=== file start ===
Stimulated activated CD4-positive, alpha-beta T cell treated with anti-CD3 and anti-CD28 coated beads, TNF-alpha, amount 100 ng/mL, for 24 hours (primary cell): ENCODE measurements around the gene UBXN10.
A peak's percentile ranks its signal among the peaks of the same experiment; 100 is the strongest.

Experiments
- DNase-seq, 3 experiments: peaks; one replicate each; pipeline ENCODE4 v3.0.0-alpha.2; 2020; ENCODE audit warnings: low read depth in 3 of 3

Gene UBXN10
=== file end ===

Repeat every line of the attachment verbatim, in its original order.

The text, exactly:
Stimulated activated CD4-positive, alpha-beta T cell treated with anti-CD3 and anti-CD28 coated beads, TNF-alpha, amount 100 ng/mL, for 24 hours (primary cell): ENCODE measurements around the gene UBXN10.
A peak's percentile ranks its signal among the peaks of the same experiment; 100 is the strongest.

Experiments
- DNase-seq, 3 experiments: peaks; one replicate each; pipeline ENCODE4 v3.0.0-alpha.2; 2020; ENCODE audit warnings: low read depth in 3 of 3

Gene UBXN10